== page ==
NBC and Turner Broadcasting System, nearing the end of four-year deals valued at $2.64 billion to the league, have first rights to re-up. But the NBA won't have an easy time selling through big increases.
Before the TV ad market hit its current soft spot, the NBA knew this year's TV rights negotiations would be trickier. Since superstar Michael Jordan's retirement three years ago, ratings have plummeted, no one else has picked up his mantle as a marketable force and the league's push to be a cross-border player has been dealt a severe setback by the expected relocation of its Vancouver team to Memphis.
Add in the advertising market's hiccups to the mix, and logic suggests Commissioner David Stern and the league-heading into its last pre-negotiation playoffs April 21-will have trouble obtaining a significant increase in the dollars they command from the networks.
But logic rarely seems to apply to sports rights deals. Professional baseball and hockey have seen ratings declines, and both received huge rights fees increases in recent deals. Networks trip over themselves to throw money at the National Football League even though executives speculate those deals are money-losers.
The NBA, however, will be the first major rights-fees deal to be negotiated during the economic downturn.
"It certainly changes the negotiating posture," Mr. Stern said.
The current four-year contracts expire after the 2001-02 season. The economy could be stronger by then. But negotiations on the TV deal are expected to start after this season's NBA Finals, amid a weak economy and ad market.
General Electric Co.'s NBC, which pays $438 million a year, and AOL Time Warner's Turner, which pays $223 million annually, will have an exclusive negotiating window to reach a deal before competitors would be allowed to bid.
"It is our hope to renew with our current partners," Mr. Stern said.
An NBC spokeswoman declined to comment.
"We are hopeful that we can reach terms," said Mark Lazarus, president of Turner Sports. "We expect to."
Paying an increase might prove difficult for the networks because advertisers say they are not prepared to pay more for NBA programming.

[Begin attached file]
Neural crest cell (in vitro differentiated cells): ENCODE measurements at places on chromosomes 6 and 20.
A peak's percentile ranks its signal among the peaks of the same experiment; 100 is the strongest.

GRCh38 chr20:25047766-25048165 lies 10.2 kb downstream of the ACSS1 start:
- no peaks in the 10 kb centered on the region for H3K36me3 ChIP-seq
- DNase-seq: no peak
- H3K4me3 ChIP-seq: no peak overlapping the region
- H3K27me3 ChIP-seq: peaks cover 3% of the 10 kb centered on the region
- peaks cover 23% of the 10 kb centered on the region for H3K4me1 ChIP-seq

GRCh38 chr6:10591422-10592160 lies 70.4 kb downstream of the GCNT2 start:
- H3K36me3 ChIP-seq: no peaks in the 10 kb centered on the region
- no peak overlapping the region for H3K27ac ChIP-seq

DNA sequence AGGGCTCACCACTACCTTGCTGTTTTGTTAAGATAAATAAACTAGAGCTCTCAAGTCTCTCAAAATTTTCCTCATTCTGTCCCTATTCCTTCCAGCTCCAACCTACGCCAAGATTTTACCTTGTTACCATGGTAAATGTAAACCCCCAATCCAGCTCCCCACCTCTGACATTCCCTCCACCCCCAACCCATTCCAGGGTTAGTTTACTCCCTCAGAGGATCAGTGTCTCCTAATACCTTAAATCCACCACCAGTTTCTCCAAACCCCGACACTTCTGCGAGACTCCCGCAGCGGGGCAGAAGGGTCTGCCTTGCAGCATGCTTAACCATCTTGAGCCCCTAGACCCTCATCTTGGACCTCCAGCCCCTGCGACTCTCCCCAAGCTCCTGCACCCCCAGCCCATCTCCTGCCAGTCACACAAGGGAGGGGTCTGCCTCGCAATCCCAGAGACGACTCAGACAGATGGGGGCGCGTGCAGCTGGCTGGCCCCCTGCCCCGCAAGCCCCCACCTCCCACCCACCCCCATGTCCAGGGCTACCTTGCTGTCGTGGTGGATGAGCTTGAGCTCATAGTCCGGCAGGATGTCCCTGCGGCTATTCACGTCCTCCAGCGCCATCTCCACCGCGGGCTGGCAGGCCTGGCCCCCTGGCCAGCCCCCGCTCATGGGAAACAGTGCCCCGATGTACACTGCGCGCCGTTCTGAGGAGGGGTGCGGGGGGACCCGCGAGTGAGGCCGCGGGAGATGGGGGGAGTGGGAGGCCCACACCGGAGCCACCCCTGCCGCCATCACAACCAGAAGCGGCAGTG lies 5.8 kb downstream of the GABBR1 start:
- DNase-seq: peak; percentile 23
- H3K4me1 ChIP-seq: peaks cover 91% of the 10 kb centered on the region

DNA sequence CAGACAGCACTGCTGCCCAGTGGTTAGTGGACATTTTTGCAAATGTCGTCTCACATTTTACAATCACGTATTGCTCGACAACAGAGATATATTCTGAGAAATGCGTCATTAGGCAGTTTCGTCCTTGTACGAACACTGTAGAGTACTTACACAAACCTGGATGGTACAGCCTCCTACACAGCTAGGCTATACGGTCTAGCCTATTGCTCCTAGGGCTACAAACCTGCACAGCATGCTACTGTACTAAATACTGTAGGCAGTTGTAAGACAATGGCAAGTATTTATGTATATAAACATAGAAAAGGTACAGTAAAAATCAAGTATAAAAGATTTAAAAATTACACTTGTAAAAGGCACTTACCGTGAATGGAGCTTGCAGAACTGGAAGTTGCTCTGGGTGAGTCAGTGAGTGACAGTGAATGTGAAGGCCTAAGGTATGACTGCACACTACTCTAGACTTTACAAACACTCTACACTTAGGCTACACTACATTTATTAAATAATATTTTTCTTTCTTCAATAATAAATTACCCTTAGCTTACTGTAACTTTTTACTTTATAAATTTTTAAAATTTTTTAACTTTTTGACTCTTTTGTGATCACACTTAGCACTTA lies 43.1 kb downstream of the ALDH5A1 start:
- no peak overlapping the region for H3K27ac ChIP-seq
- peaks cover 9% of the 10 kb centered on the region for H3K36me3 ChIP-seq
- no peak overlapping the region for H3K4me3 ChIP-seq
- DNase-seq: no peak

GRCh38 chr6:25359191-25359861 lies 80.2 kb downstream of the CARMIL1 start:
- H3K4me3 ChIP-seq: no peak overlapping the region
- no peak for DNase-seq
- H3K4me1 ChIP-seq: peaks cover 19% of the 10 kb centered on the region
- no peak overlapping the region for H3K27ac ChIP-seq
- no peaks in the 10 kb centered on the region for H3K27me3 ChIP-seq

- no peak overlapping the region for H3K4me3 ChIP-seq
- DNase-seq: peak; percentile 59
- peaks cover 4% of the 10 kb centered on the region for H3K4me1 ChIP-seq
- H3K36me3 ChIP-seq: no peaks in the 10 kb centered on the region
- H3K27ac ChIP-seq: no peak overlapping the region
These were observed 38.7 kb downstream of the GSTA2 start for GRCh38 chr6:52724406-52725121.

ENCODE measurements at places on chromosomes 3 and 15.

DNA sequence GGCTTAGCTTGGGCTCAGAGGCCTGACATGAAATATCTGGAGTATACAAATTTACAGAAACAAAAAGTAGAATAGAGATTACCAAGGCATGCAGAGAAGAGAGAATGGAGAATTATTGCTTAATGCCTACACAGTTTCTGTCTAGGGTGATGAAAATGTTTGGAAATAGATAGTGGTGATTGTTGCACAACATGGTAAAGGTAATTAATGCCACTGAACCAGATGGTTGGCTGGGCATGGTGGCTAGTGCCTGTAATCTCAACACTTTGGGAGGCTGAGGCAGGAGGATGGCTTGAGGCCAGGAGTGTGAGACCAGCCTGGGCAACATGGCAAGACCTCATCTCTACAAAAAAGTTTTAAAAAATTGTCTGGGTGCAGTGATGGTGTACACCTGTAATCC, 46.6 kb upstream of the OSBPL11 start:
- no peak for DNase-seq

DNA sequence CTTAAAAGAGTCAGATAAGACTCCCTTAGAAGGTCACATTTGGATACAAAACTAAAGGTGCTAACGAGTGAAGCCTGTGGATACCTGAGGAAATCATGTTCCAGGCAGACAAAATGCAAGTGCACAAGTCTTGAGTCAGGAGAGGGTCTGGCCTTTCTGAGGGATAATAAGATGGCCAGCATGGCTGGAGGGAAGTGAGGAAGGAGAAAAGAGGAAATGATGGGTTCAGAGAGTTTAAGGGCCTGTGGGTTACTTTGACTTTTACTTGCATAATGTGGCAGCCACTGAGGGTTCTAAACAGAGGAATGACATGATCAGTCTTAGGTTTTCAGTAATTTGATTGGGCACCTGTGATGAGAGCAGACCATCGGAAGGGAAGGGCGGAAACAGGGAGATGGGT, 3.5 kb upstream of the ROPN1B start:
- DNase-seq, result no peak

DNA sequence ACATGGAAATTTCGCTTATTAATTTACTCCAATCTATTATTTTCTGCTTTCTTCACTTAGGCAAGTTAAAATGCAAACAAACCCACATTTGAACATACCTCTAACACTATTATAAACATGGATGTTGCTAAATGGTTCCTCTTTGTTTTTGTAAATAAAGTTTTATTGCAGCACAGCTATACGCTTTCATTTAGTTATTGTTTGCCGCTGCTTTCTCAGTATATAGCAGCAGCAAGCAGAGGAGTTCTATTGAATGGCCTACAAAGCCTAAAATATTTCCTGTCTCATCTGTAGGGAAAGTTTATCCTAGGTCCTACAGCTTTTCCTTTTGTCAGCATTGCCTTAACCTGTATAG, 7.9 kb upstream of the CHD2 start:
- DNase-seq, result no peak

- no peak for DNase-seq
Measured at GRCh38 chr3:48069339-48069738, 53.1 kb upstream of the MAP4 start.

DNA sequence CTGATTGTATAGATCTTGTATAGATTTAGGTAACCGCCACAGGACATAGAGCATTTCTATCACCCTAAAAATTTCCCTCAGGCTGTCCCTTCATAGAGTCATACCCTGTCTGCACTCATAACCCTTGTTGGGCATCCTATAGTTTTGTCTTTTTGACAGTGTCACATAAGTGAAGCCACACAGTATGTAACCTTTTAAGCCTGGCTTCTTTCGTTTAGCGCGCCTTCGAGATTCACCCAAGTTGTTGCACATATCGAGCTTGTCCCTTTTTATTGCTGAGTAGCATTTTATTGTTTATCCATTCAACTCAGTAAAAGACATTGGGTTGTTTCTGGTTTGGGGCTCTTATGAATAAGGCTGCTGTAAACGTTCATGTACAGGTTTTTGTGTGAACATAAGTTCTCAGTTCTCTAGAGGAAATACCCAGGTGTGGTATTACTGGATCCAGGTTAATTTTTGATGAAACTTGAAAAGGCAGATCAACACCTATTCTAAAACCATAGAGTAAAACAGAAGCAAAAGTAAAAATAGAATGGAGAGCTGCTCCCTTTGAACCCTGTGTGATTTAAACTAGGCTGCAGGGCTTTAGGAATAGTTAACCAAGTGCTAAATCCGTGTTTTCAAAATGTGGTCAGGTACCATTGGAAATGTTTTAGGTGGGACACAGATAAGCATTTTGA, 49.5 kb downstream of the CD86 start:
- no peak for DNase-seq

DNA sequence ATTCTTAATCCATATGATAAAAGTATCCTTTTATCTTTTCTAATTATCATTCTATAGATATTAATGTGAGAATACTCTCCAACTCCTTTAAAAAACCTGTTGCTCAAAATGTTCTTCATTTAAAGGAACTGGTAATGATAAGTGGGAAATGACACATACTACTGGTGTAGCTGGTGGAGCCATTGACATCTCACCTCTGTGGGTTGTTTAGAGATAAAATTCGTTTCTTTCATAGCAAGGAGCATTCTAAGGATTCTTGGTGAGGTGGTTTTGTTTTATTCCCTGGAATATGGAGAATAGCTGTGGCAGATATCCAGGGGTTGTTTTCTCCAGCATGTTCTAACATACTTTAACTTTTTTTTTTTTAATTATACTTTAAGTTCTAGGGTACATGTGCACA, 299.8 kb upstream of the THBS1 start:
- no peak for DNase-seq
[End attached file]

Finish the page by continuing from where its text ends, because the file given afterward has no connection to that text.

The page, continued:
"I hate to be blunt about it," said Chris Geraci, senior VP-director of national TV buying at Omnicom Group-owned media buying agency OMD, "but it's just not our problem. It's that simple."
"Certainly the advertisers aren't going to carry that burden in its entirety," said Bob Flood, senior VP-national electronic media at Publicis Groupe's Optimedia. "It's going to be driven by the marketplace. It shouldn't be an assumption that the ad community's going to step up."
One factor helping the NBA's position is the sputtering fortunes of NBC. The network has lost Major League Baseball and the NFL, and its alternative experiment, the XFL, has been deemed largely a failure. That means if the network loses the NBA, it risks being relegated to a bit player in TV sports.
Turner, meanwhile, bases several evening programming lineups around the NBA on TNT and TBS. If those cable networks don't offer the NBA the deal it wants, others are waiting to make a play. Walt Disney Co.'s ESPN is interested in the cable package, and its broadcast companion ABC could fight for the network rights. The competition will drive the rights-fee price up even in the face of the league's struggles.
"That's more important than whether the ratings are down and the [ad] market is soft," said Barry Frank, senior VP of sports marketing outfit International Management Group.
Mr. Stern declined to comment on whether the league would split the rights among more than one network and cable outlet.
Mr. Stern and sports TV experts agree the league will be able to seek a healthy increase. Advertisers still covet males ages 18 to 34, who don't watch as much TV as their female counterparts, and the NBA still delivers strong ratings in that demographic.
Networks use programming like the NBA to promote other shows, which is one way a sports property that loses money on its own for a network holds broader value. A professional league deal also enhances the relationship between a broadcast network and its affiliates and a cable network and local operators.
Sports still hold an allure that even top-rated dramas and comedies don't: In the increasingly instant-information world, viewers want to watch events as they happen.
"People don't record us to watch," Mr. Stern said. "They want to watch us live. That's very important to networks."